A Student’s Guide to Filing Income Taxes

Posted by Jamila on April 8, 2014

Diary of an Undergrad

Student taxesApril is tax season. For students, this is the perfect time to get some extra money, and this is a student’s guide to filing income taxes. You should file for your taxes every year even if you did not have any income, because you may be eligible for tax credits on your tuition and textbooks. Know that scholarships or bursaries received during the school year will not be taxed. The Canada Revenue Agency’s official deadline for filing taxes is April 30. Here are some tips you might find useful.

First, identify who is going to file your taxes for you. So find a close-by HR Block or a trustworthy accountant, book an appointment and gather documents about all your sources of income and deductions. You will need to print your T2202A tax receipt online (they are usually available starting at the end of February each year). As stated on the T2202A, you can get tax credit of up 15 per cent of the total eligible fees paid as tuition. Here is  a list of the tax credits you could be eligible for.

Student Loan Interest: You can apply for a non-refundable tax credit for your post-secondary student loan interest. This applies even if your parents or someone else pays the interest for you. As long as the loan is in your name, you are eligible.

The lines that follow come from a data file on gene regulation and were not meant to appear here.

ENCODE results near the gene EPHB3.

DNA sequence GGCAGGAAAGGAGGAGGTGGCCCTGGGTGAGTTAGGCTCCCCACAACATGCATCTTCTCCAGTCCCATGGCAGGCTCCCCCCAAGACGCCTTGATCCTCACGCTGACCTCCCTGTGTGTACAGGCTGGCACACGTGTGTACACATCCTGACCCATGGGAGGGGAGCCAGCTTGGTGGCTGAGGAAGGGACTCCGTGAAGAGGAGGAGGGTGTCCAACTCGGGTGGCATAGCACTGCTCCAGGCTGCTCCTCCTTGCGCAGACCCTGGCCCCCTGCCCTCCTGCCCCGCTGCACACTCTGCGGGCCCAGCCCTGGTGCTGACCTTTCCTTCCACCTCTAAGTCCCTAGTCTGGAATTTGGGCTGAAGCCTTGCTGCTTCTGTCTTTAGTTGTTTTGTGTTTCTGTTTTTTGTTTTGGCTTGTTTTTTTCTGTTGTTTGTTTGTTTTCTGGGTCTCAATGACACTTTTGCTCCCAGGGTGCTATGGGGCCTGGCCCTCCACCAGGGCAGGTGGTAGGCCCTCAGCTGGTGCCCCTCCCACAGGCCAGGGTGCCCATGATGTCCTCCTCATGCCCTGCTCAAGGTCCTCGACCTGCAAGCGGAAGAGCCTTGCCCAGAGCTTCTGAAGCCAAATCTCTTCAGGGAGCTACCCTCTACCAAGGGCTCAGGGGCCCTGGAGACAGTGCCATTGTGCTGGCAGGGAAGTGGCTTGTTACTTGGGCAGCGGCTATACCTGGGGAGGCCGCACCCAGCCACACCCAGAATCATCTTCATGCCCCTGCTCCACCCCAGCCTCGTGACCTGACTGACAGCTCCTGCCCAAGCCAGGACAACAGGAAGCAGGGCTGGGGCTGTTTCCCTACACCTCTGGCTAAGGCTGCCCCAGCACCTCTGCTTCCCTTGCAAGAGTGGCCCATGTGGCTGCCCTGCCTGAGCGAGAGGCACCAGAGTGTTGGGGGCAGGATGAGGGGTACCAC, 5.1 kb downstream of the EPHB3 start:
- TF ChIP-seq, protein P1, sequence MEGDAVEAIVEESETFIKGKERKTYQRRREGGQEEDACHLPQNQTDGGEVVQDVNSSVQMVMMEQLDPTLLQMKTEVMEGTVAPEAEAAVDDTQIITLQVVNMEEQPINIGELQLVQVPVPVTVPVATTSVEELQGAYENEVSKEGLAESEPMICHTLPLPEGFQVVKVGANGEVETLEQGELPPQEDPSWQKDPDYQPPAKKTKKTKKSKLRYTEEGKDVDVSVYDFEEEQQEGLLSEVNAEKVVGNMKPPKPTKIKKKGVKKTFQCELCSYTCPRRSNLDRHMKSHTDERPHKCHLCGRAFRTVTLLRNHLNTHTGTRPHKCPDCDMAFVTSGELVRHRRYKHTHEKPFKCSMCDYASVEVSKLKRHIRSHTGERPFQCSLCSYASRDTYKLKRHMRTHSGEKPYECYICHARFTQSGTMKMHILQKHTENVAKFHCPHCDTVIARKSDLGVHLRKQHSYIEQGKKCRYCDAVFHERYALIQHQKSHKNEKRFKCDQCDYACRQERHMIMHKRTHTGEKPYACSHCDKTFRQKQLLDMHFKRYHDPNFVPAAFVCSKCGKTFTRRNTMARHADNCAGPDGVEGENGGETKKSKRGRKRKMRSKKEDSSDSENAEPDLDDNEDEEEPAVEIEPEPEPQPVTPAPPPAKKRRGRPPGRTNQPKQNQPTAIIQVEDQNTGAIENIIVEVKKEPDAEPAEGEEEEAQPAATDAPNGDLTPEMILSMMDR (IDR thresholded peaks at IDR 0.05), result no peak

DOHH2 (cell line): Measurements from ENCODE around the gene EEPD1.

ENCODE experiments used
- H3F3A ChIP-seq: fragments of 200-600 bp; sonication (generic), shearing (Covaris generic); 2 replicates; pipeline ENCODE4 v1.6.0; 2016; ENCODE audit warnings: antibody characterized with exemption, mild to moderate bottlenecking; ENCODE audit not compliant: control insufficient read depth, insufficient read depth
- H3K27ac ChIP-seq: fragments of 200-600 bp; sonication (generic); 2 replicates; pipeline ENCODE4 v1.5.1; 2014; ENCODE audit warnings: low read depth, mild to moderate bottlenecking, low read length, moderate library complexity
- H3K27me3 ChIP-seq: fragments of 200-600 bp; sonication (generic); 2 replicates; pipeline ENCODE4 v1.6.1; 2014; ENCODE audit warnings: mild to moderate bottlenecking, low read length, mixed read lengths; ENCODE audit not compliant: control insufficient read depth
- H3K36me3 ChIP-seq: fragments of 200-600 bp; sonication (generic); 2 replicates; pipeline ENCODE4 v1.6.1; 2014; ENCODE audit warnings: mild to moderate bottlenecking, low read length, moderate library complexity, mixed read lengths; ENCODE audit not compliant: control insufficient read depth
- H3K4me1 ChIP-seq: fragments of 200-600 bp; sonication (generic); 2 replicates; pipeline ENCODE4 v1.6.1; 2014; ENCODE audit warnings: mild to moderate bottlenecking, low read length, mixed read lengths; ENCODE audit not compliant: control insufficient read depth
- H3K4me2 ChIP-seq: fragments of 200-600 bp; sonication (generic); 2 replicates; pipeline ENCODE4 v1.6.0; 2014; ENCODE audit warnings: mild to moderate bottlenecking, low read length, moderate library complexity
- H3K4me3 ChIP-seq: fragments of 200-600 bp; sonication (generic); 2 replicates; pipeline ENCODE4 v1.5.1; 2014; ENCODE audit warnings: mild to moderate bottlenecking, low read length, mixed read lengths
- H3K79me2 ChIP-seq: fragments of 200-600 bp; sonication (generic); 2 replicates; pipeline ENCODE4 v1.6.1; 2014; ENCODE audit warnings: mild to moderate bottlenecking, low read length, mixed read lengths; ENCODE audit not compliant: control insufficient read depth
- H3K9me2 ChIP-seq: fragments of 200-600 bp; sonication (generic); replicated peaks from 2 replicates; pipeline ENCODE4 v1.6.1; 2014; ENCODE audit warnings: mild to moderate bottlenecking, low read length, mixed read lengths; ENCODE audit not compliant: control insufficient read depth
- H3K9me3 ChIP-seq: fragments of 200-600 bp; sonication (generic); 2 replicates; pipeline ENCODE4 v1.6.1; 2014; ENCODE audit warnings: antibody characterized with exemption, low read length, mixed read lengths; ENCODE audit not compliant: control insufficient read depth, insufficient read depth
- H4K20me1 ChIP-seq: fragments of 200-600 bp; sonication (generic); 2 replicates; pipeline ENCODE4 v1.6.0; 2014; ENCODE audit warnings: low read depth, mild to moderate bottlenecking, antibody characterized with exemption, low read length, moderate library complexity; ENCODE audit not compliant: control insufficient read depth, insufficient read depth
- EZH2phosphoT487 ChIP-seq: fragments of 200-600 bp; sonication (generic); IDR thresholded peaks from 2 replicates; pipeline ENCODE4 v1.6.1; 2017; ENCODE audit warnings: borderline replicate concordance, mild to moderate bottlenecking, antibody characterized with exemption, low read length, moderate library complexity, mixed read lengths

Tuition, Education and Textbooks: Claim your tuition amount by printing the official tax receipt from your educational institution. It will show the eligible amount of tuition fees you have paid during the year.

Daycare Expenses: If you have a child(ren), chances are that they have to go to a daycare in order for you to attend classes. Therefore, you can deduct the amount you pay for daycare.

Transit Pass: Always keep the passes you use for the TTC, GO bus, ZUM and other public transit systems, because you can claim up to 15 per cent of what it cost to buy them.

GST/HST Credits: The GST/HST credit is a tax-free quarterly amount given to low- and middle-income families to offset part or all of the GST/HST they pay. GST stands for goods and services tax, while HST refers to harmonized sales tax. Most people pay these amounts when purchasing anything in Canada. In previous years, you had to apply for the GST/HST credit, but from now on, the Canada Revenue Agency will automatically determine your eligibility when you file your next income tax and benefit returns for the 2014 and later tax years.

Moving Expenses: If you’re a full-time student who has moved at least 40km for school, you are eligible to claim your moving expenses for the year the move took place and up to a year after you graduate. You may include the cost of cancelling or connecting utilities at your old and new residence. If you had to cancel your lease, rent storage facilities, pay for travel and meals or stay in a hotel during the moving process, you can claim the costs incurred. Remember to save all your receipts for moving expenses, as you will need to include them when filing your taxes.

 

Good luck!

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Note: This post was updated on April 19, 2016.

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